The RSI is an important economic indicator and one of the earliest short-term measures of economic activity. It is used in the compilation of the national accounts and widely used by private and public sector institutions, particularly by the Bank of England and Her Majesty’s Treasury to assist in informed decision- and policy-making.

Summary information can be found in the RSI Quality and Methodology Information report.

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4. Main figures for total retail sales

In June 2018, both the amount spent (value) and quantity bought (volume) showed growth across all measures, except the most recent month on the previous month (Table 1).

Strong growth is seen when compared with a year earlier, at 5.3% for the amount spent and 2.9% for the quantity bought. The three-month on three-month growth rate increased by 2.4% for the amount spent and 2.1% for the quantity bought.

Showing a different picture, the month-on-month growth rate declined for both the amount spent and quantity bought at negative 0.3% and negative 0.5% respectively.

The contrasting monthly picture can be explained with the longer-term trend as June 2018 is compared with the strong growth seen in April and May 2018 (Figure 1).

Figure 1 shows the rolling three-monthly index against the more volatile monthly index for the quantity bought in total retail sales.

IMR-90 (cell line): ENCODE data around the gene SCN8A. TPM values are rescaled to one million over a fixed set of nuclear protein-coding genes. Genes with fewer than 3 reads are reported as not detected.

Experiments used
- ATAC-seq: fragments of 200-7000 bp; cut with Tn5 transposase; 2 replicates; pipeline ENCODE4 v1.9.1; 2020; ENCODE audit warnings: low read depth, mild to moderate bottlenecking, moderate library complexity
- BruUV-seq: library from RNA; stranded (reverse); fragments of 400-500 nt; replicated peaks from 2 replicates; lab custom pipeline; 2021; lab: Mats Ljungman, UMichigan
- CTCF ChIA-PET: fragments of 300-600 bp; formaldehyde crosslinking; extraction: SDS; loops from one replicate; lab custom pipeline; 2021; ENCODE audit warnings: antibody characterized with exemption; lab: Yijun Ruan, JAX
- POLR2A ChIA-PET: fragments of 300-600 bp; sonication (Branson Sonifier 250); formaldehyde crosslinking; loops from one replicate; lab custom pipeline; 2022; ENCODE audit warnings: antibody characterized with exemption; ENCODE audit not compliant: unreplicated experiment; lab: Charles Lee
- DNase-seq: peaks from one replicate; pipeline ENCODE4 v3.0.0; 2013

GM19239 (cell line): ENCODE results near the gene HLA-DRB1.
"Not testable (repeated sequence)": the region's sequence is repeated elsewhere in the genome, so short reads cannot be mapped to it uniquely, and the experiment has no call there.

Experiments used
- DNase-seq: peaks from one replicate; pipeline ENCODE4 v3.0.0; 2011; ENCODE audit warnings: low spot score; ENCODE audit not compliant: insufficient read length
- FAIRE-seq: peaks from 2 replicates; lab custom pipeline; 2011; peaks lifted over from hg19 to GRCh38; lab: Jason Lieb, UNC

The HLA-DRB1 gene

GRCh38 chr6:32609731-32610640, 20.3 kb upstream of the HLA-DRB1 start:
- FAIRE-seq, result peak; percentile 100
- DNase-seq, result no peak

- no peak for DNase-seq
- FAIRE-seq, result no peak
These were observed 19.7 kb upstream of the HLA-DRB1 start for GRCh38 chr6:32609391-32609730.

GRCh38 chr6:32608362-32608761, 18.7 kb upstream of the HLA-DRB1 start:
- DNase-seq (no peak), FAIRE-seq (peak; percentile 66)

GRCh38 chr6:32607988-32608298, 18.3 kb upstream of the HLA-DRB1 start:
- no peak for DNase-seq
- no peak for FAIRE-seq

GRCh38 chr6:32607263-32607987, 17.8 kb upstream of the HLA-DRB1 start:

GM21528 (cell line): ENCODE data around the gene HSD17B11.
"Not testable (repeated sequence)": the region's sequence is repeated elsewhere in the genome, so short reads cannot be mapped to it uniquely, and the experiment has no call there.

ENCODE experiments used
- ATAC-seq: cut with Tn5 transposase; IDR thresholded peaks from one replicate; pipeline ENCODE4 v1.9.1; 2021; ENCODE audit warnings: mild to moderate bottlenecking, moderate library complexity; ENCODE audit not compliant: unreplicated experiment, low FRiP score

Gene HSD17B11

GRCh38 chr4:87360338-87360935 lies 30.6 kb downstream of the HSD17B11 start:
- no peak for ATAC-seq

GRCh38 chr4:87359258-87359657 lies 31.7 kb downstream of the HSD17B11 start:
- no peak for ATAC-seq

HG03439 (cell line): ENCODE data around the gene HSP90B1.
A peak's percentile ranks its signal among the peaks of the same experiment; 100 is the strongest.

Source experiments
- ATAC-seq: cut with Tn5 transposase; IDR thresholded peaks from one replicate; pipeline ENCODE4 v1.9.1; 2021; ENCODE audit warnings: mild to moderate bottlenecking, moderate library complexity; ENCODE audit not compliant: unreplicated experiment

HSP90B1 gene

The beginning of the series showed steady growth in the quantity of goods bought as we see a general increase up to January 2017, as shown by the three-month on three-month movement. Following a short period of decline between January and March 2017, the quantity bought recovered at a slower pace with slight growth up to April 2018.

From April 2018, stronger growth is seen in the rolling three-month movement due to strong monthly increases in April and May 2018. While the monthly path shows a decline in June 2018, this follows the strength seen in the previous two months, which has resulted in a strong increase in the three months to June 2018 at 2.1%; the largest increase since February 2015. Retailers suggested that the hot start to the summer had increased sales.

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5. Month-on-month contributions to growth

In June 2018, both the amount spent and quantity bought showed a negative contribution to growth at 0.3 and 0.5 percentage points respectively.

Petrol stations were the only positive contributor to the amount spent in retail sales at 0.3 percentage points, whilst the quantity bought remained flat. Food stores also remained flat when compared with the previous month.

Non-food stores provided the largest downwards contribution on the month for both the amount spent and quantity bought. Feedback from retailers suggest that footfall in these sectors was affected by the warm weather and the World Cup celebrations.